Shadowdoom9 (Andi)'s rediscovery of death metal subgenres

First Post May 13, 2022 12:11 AM

I was quite fascinated with Sonny's quest to rediscover death metal from that genre's first decade. I was actually thinking of doing the same with the death metal subgenres I used to enjoy, an idea that I thought of coincidentally before Sonny started his voyage, because there are a few albums I like recently that are close to death metal and it might be a sign for me to end my year-long hiatus from death metal. So what do I plan to do? I'm gonna time-travel my way to the early to mid-90s where death metal was splitting into different subgenres and discover what I've missed when I was listening to those subgenres, journaling my progress in this thread. It would be interesting tackling the releases I somehow missed out on or didn't dare to go and finding out what appeals to me. It might take a long time, but I'm up for that challenge while maintaining other plans. Any of you Horde members may suggest releases if you'd like, though I'm focusing on the more essential releases for a more authentic experience. And while I'm at it, I might dive deep into the history of other metal genres as well.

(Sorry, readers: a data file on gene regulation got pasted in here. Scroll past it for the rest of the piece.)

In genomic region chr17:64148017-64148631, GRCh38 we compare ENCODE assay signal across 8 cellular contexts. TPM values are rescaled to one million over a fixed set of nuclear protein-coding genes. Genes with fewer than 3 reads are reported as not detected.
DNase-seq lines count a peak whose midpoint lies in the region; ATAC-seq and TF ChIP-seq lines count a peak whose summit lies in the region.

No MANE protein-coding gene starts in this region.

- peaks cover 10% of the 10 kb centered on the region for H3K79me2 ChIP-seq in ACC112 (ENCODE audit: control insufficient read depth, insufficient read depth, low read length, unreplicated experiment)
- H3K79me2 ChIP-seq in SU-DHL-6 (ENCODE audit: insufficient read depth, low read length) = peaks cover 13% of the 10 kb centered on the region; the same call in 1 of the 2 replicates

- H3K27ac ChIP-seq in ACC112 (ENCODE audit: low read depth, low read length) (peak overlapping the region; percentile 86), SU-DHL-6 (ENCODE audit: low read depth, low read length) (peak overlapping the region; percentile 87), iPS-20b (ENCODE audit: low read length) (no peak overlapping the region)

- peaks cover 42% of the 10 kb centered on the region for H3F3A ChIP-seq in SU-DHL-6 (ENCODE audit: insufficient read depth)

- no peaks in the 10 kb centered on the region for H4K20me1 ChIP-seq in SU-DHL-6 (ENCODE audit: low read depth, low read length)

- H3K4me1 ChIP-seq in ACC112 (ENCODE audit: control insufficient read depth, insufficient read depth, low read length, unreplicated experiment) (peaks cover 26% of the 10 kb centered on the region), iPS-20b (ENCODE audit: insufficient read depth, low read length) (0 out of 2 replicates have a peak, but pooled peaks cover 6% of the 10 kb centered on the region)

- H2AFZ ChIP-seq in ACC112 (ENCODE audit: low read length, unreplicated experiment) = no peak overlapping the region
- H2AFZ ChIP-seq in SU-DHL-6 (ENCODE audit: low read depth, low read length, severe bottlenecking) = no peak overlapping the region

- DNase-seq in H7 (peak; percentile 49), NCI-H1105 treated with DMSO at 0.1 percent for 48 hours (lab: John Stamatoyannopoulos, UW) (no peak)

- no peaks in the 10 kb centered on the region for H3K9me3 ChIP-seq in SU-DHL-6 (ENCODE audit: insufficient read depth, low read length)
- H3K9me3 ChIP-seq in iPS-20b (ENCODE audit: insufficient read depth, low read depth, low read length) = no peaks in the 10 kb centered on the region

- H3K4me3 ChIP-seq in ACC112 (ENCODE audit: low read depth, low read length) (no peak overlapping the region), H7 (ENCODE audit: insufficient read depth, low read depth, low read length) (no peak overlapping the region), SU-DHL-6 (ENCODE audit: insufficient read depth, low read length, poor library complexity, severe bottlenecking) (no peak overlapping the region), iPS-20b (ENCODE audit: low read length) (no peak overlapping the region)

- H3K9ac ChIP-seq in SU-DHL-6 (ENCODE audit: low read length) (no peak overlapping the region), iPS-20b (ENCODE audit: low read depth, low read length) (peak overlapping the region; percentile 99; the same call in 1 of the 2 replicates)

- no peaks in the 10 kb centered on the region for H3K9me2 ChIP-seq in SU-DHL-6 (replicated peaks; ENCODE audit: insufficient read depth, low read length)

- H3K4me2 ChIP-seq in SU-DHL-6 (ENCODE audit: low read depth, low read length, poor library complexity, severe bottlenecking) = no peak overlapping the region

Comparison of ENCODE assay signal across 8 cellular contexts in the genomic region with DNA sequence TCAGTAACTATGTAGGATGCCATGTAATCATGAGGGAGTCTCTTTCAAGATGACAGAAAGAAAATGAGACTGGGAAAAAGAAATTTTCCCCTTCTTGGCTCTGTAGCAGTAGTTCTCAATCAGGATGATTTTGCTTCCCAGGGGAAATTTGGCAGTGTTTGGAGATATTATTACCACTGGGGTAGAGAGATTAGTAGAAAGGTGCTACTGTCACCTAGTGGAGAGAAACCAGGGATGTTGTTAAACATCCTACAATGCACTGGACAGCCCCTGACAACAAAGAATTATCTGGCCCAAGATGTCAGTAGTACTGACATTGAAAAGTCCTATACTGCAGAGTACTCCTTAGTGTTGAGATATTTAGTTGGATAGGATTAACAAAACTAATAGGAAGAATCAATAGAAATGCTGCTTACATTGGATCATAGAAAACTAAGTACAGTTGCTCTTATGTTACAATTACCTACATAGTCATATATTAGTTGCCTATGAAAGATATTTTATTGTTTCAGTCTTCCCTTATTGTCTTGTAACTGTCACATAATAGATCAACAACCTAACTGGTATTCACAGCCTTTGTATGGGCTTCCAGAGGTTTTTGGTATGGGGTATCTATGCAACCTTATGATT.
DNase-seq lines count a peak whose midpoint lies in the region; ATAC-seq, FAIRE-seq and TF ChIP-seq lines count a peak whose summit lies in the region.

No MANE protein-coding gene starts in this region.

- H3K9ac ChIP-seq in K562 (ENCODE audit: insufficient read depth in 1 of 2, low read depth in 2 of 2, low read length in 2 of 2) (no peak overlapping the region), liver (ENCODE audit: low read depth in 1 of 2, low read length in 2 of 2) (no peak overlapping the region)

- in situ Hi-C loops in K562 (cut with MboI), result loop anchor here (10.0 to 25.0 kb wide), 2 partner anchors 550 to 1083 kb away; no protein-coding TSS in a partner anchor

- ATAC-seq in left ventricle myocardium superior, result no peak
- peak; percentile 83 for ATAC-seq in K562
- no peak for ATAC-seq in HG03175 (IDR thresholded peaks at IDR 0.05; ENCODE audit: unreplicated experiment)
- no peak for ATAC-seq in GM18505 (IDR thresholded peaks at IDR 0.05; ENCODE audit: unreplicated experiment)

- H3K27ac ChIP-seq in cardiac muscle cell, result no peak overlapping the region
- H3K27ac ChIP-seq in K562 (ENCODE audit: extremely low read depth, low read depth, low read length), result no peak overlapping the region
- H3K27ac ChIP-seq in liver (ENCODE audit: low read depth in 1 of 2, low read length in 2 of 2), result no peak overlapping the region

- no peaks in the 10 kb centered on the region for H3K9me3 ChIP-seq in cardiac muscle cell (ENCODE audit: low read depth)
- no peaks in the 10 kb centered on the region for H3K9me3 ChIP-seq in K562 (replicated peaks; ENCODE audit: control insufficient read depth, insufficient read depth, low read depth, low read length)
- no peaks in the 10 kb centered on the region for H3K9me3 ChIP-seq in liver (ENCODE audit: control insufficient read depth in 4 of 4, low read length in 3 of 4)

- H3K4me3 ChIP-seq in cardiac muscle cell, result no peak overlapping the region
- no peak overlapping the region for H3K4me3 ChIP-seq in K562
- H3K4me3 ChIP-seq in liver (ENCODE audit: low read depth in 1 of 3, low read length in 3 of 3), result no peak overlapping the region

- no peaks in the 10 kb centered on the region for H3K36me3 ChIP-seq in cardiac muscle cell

The first death metal subgenre I'll explore is... melodic death metal! This has been the least problematic part of death metal for me, and it started in the year when some of my favorite metal genres were on the rise, 1993. Albums from bands like At the Gates, Dark Tranquillity, Edge of Sanity, and Sentenced were major pioneering releases of melodeath. Sadly, I've already written reviews for those albums that were all deleted when I moved away from death metal, and I don't intend to check on the bands I already knew. However, one band I've missed is Carcass, whose 1993 album Heartwork is known to reign supreme as a foundational landmark for melodeath but I've never really gotten around to listening to that band, mainly because of their earlier gore/deathgrind material that was, and still is, a big no-no for me. So I'm gonna check out that album Heartwork for this early offering of melodeath and see what I think of it. I might also try a few other albums from different bands at that time that aren't melodeath but have made an influential impact to the subgenre. Onward!

May 13, 2022 07:38 AM

Indeed probably the one album melodic death metal wouldn't have existed without, though not reaching the style of melodeath I'm used to while still enjoyable. My thoughts: